The Australian Energy Council has released the latest paper in its series of discussion papers examining the options for broader decarbonisation of the economy.
The AEC has proposed an interim economy-wide emission reduction target of 55 per cent from 2005 levels by 2035 and the papers are intended to assess the challenges and opportunities for decarbonisation. This fourth paper comes as the Federal Government introduces legislation enshrine an Australian interim emissions target. It looks at hydrogen, which is both a potential substitute for liquid fuels and an emerging complementary technology to intermittent renewable energy, such as wind and solar.
Surplus electricity produced by renewables can also be converted into hydrogen via electrolysis to produce green hydrogen. Hydrogen is a fuel that is challenging to manage. Green hydrogen will need to be compressed, stored, transported to where it is needed and then consumed to produce electricity, provide heat for industrial processes or power engines. Developing a low-cost hydrogen supply chain could, in theory, be able to replace much of the existing fossil fuel supply chain.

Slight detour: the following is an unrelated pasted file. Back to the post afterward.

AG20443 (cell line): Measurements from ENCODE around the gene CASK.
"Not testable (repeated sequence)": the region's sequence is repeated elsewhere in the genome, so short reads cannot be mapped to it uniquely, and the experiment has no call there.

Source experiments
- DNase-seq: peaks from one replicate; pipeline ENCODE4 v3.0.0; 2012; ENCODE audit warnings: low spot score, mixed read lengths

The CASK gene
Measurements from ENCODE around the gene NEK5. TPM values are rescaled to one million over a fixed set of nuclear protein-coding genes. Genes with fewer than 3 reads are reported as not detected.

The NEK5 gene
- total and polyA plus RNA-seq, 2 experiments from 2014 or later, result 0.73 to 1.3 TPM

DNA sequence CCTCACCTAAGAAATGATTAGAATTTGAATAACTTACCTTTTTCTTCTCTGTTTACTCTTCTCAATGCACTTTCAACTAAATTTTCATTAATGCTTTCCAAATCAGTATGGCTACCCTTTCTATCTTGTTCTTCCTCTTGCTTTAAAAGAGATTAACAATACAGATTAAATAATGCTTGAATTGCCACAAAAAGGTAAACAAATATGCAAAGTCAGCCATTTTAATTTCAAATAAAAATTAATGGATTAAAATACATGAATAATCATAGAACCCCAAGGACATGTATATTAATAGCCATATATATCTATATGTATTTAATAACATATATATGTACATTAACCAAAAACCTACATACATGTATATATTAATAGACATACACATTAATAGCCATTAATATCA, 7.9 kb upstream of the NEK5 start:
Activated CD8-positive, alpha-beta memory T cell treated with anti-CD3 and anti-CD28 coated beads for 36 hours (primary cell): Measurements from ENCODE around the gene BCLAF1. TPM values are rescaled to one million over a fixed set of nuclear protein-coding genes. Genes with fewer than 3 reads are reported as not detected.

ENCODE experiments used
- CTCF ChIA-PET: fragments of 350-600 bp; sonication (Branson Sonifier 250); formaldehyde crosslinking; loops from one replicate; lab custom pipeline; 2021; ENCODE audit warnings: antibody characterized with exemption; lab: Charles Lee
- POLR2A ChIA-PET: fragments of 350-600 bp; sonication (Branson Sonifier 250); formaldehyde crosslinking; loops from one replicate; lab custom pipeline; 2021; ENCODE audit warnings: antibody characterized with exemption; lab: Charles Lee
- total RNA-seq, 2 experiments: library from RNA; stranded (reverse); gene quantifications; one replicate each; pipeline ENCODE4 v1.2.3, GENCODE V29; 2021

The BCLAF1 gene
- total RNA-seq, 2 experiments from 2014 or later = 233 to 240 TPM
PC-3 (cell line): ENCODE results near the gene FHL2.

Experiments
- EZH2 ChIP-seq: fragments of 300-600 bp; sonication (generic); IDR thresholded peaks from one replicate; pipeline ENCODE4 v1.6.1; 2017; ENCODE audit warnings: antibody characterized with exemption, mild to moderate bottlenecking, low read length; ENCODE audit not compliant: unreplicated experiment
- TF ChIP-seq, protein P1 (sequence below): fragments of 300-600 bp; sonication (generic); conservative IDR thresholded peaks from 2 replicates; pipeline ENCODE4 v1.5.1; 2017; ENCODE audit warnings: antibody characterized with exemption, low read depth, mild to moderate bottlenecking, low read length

Hydrogen is not a single technology. It requires multiple processes: production, compression, storage, transport and use in generators and other industrial processes. Each of these stages is challenging.
Independent reviews of the cost of producing, compressing and storing hydrogen vary, as is common for nascent technologies. There is wide diversity in what is considered the most efficient technique for storage: low pressure tanks, cryogenics or underground salt caverns?
Moving hydrogen is challenging because it requires enormous amounts of energy for liquefaction (almost absolute zero), is small and light so is hard to compress (in pipelines), leaks easily and disperses quickly, embrittles metals and burns at high temperatures. It is ubiquitous and extreme, the antipode of most “conventional” resources.
Research into the various component parts of the hydrogen supply chain is important and should continue. Its potential is considerable; however, it is prudent to take a considered perspective of the technology as it is still a long way away from delivering on its potential. Policymakers should temper their enthusiasm when promoting hydrogen as a panacea to the challenges in the energy transition.
Click here to read the full report.
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